Comment

The case for a federal department of IT

CIO (Panchenko Vladimir/Shutterstock.com) 

In its FY2020 budget request to Congress, the Trump administration proposed a major cut in technology for the Office of Management and Budget. This is not a wise move. For more effective federal IT management, the White House and Congress should further expand the role of the federal CIO in technology oversight and modernization.

Toward that end, I propose that the Office of E-Government and IT become an independent agency, alongside other independent agencies with governmentwide policy roles, including OMB and the General Services Administration. To emphasize its role in driving technology modernization, I suggest that the new agency be named the Technology Modernization Administration. The federal CIO will head the TMA and assume greater control over governmentwide IT modernization and cybersecurity protection.

The private sector has in recent years elevated the role of the CIO to report directly to the company head, rather than to a finance or operations chief, in recognition of the critical role of IT. With a greater voice in top management and a direct reporting relationship to a CEO, a CIO is expected to play a leadership role in digital transformation in business.

According to a study by Paul Pavlou and his colleagues,, when a CIO directly reports to a CEO, IT can better serve as a strategic differentiator for firms. Dorothy Leidner and her team found that stronger decision-making authority of a CIO increases the contribution of IT to firm performance.

My research on government IT suggests that IT investments create greater value to government when a CIO position is formally codified in legislation, and a CIO nominee is confirmed by the legislature.

The Federal Information Technology Acquisition Reform Act (FITARA) has expanded the authority of agency CIOs and requires that a CIO report to the head of an agency. This was a step in the right direction but fell short in strengthening the federal CIO. A more critical problem in federal IT management is that governmentwide IT management functions are fragmented across OMB, GSA, Department of Homeland Security and other agencies. Consequently, no single top-level official is in charge of leading technology modernization and cybersecurity across the executive branch.

A Senate-confirmed federal CIO directly reporting to the president would be held accountable for performance in modernization and cybersecurity. In this arrangement, the president will be able to appoint a person who shares administration's policy priorities, and the Senate will have an opportunity to examine the CIO's qualifications. As the head of the independent agency, rather than a subordinate of the director of the OMB, an empowered CIO will be able to exercise greater statutory authority in driving modernization initiatives across the federal government.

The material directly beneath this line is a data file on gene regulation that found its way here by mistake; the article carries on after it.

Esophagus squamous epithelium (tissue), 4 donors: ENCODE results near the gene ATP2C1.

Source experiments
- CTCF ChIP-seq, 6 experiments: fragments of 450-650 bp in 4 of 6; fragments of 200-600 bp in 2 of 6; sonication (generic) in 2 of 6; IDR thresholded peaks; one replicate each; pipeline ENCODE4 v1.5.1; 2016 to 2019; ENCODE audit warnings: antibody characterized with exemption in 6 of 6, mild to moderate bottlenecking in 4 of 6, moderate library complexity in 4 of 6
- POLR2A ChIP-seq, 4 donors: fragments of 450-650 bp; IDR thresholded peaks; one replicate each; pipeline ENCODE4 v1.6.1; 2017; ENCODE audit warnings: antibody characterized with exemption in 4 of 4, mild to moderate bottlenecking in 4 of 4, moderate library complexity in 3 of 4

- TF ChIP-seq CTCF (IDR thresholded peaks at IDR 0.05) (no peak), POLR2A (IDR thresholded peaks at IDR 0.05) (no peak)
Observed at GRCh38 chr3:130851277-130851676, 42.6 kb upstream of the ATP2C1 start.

Specifically, the agency I envision would

  • Oversee agency modernization and cloud initiatives.
  • Manage the Technology Modernization Fund (TMF).
  • Formulate technology standards for enterprise architecture and cybersecurity.
  • Coordinate interagency collaboration such as shared services and data center consolidation.
  • Lead open government data initiatives.
  • Devise strategies for developing technology talent in government.
  • Host the U.S. Digital Service.
  • Assist modernization efforts in state and local governments.

In addition, the Technology Transformation Services and other policy and oversight functions of the GSA for federal IT would be consolidated inside the TMA. In the long run, the TMA could take over IT procurement functions from the Federal Acquisition Service, a topic that I will make the case for in my next commentary.

The TMA will be funded by both direct appropriations by Congress (including the TMF) and fee-for-services from federal agencies and state/local governments for shared services, the U.S. Digital Service, and 18F.

The federal IT budget will surpass $100 billion in a near future, and much of it will be spent in legacy infrastructures. This trend is not sustainable. The government needs a strong, permanent leadership and a dedicated independent agency in IT modernization and cybersecurity more than ever.

About the Author

Min-Seok Pang is an associate professor and Milton F. Stauffer Research Fellow at Fox School of Business, Temple University. His research centers on strategic management of IT in the public sector and technology-enabled public policies.

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